Monday, November 12, 2007

Flu vaccination

I'm sure, those of us who ever had the flu will know that it is quite desirable to undergo the annual vaccination routine. Depending on what country one lives in there's different rule re access to flu vaccines. For instance, in the UK the NHS limits access to vaccines. GPs are required to prioritize along the lines of age (people above 50 years of age, young kids as well - surprise, surprise - folks working in the NHS). Us teachers, even though we spend hours meeting oodles of people, or bus drivers and such workers, are not a priority according to the NHS.
'Priority' ... that's, of course a pseudo-allocation type of activity. The NHS has decided that it's not worth purchasing sufficient supplies of vaccine, hence the annual scramble to prioritize. In South Africa local pharmacies sell the vaccine to anyone capable of purchasing it. Of course, it would make perfectly sense to simply vaccinate everyone. The incidence of suffering and disease as well as the amount of a given society's productivity losses due to illness could be very significantly reduced. So, for essentially stingy governments to limit access is counter productive. They are failing their citizens health needs.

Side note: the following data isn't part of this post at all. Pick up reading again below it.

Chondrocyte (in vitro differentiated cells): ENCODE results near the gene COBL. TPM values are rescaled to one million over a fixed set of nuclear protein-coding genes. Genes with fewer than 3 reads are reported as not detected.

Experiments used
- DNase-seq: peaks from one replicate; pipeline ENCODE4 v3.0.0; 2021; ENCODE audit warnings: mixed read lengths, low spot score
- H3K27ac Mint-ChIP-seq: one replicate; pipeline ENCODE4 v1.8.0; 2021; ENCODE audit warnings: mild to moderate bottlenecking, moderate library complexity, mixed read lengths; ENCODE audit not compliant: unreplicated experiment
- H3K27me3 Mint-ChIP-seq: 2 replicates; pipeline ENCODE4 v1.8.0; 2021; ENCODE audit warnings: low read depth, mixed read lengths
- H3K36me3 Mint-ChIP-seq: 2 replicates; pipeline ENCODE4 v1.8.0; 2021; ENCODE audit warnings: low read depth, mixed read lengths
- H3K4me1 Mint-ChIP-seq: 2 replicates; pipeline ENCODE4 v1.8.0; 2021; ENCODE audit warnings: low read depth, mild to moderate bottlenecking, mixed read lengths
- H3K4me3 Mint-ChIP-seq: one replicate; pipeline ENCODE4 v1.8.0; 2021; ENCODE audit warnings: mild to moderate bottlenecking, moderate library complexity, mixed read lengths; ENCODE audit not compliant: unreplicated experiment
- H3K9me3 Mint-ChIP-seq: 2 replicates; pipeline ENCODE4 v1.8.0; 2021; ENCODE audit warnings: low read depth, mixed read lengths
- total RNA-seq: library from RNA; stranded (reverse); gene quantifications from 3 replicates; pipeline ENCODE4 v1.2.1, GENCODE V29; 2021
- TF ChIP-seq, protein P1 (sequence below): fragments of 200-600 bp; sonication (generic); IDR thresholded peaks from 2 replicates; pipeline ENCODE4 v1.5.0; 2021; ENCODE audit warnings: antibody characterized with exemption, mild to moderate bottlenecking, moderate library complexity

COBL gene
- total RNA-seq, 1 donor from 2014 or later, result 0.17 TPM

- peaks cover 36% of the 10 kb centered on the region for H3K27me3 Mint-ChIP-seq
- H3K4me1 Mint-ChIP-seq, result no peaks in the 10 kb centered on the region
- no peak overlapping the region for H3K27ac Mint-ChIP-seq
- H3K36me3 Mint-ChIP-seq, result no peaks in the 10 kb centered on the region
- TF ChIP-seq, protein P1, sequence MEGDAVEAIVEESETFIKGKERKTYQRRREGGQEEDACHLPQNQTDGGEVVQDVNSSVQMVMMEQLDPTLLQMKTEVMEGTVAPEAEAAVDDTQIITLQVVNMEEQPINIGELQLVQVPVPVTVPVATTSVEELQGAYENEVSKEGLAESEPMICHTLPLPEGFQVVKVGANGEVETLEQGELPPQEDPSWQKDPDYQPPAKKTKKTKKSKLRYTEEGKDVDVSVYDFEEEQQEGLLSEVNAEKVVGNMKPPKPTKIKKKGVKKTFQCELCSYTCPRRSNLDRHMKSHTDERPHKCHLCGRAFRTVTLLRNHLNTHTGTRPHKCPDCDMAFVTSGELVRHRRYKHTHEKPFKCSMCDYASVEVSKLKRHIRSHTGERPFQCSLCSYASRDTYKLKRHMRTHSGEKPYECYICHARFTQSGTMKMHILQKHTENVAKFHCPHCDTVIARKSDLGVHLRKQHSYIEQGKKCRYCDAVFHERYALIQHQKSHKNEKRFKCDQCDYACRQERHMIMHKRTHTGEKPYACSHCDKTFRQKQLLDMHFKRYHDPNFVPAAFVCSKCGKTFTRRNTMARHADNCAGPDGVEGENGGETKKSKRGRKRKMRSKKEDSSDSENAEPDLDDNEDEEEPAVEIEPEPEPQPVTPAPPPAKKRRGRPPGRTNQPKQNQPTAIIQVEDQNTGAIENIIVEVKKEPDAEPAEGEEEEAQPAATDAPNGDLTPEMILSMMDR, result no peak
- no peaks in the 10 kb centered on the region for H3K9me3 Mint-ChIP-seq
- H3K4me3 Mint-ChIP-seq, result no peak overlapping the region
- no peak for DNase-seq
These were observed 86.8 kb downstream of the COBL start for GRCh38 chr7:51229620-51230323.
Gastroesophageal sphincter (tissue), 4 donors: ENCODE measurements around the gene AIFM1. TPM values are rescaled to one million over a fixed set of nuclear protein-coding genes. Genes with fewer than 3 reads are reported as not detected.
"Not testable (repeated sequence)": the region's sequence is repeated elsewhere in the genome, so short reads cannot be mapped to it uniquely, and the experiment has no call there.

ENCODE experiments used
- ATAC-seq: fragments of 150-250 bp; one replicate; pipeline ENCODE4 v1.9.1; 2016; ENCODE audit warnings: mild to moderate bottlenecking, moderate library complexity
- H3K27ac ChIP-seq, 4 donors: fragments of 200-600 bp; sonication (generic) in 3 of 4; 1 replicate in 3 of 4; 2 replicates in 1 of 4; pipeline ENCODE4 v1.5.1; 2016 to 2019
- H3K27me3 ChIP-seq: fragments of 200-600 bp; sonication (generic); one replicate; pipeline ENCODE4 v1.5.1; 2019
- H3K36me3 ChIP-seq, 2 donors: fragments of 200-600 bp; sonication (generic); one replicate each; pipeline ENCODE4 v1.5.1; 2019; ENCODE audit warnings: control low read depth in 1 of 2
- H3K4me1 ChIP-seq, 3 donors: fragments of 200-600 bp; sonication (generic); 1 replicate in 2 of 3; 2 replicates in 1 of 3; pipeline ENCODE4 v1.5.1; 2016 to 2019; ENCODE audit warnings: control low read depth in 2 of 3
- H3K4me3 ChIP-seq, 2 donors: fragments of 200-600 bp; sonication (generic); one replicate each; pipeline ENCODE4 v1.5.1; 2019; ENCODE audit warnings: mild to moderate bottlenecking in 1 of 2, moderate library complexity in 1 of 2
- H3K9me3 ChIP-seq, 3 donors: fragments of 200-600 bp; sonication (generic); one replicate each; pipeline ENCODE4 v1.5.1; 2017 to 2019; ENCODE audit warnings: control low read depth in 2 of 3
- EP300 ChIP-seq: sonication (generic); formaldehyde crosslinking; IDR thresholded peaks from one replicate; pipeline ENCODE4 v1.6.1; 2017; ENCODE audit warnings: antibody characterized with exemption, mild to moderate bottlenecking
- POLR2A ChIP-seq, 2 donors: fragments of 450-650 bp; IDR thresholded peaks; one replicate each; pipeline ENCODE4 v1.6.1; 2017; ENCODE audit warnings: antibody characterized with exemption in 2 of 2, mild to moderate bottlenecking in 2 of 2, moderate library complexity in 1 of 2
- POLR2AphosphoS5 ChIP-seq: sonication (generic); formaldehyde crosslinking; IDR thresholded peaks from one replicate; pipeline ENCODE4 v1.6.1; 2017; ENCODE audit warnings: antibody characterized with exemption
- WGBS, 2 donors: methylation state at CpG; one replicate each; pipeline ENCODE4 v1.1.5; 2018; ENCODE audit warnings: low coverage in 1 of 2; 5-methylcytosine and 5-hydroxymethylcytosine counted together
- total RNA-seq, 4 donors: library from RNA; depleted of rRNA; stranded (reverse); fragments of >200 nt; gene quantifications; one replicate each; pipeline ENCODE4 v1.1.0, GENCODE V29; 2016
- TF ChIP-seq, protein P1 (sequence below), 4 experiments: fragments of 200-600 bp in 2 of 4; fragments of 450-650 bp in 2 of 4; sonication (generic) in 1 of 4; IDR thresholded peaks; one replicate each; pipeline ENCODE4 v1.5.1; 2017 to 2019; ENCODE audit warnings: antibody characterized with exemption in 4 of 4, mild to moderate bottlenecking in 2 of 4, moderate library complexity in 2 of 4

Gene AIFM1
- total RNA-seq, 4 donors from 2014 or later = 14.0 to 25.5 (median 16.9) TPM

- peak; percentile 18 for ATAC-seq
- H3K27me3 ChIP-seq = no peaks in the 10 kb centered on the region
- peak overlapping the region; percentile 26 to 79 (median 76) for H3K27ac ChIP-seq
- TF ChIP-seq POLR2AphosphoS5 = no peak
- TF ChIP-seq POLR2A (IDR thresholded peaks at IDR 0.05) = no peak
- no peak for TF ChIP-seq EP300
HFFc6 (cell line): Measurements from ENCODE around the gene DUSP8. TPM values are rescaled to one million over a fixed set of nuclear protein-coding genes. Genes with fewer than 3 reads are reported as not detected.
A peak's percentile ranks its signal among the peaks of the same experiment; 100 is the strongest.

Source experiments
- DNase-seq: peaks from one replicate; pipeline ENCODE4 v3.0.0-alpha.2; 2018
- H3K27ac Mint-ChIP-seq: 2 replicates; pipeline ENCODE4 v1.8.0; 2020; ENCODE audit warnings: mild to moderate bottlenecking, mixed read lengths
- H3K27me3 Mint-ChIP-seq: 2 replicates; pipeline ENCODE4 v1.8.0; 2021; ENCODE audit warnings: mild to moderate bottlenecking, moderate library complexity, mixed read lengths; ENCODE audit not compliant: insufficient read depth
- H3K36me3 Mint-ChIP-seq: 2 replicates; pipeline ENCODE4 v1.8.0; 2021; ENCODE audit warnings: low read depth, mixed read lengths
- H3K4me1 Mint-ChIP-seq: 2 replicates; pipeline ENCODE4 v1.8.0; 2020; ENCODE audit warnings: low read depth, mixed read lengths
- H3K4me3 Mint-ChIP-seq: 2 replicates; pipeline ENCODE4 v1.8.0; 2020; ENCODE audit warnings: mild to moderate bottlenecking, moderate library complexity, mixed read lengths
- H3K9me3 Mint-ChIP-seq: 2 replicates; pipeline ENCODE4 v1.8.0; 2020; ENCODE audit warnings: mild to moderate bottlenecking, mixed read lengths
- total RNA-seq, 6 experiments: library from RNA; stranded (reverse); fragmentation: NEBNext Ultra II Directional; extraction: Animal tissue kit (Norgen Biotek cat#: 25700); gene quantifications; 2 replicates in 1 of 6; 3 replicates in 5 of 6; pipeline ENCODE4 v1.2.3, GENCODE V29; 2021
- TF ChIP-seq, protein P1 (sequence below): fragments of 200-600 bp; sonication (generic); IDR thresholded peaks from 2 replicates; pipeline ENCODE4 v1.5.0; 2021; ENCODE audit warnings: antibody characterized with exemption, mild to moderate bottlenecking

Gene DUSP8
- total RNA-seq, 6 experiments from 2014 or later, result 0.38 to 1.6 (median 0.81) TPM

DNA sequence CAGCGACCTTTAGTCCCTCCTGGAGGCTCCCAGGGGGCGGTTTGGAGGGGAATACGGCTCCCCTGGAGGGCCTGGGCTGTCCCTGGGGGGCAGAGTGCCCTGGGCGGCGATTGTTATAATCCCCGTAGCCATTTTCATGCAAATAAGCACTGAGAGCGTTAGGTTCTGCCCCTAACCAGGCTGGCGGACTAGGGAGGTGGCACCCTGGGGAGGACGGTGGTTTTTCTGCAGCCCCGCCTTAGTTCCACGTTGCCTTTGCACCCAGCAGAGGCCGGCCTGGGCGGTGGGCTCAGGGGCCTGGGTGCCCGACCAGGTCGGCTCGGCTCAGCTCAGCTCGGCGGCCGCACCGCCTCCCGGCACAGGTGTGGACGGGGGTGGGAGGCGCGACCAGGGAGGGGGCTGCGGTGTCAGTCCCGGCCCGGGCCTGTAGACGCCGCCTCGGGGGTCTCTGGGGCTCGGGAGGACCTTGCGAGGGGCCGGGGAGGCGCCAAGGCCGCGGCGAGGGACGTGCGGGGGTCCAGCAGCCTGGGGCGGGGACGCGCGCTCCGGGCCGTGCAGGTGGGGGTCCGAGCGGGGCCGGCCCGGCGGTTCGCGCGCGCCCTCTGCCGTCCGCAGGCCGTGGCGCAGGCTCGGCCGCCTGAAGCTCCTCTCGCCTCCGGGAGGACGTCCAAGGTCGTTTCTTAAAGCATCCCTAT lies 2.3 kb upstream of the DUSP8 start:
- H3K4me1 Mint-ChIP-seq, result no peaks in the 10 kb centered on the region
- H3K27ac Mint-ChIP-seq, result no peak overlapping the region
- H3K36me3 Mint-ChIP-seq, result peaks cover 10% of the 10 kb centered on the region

Equally, I never understood why people who know of themselves to have the flu venture
back to places populated by large numbers of people (school and university class, work places, that sort of thing). Given that the people they mingle with cannot protect themselves against the flu virus spread by people knowing to be infected, I think it's fair to say that a clear cut case can be made in support of the idea that such infected people actively harm their work colleagues, fellow students, fellow aircraft passengers, and so on and so forth. We might be well advised to establish policies that - at a minimum- permit such folks to stay at home (and so contain the spread of the infection).

The good news for me. While I was just about today to enter Daffy's (ever hunting for a bargain) on Broadway and 34th, some guy pushed a leaflet into my hand. Unlike many other folks I always grab such materials and briefly check them (just so I don't miss a bargain). Well, today it paid off. I got a leaflet inviting me to pick up free flu shots that were offered in Manhattan by the American Lung Association. So, instead of going to Daffy's (actually... to be honest ... I simply postponed by 30 min), I got my free flu shots. What a pleasant difference to the nonsense going on in the UK NHS. For once I didn't need to weasel my way into getting access to a flu vaccine that I should be receiving from the public health services or private medical aid schemes anyway. Long live the American Lung Association!

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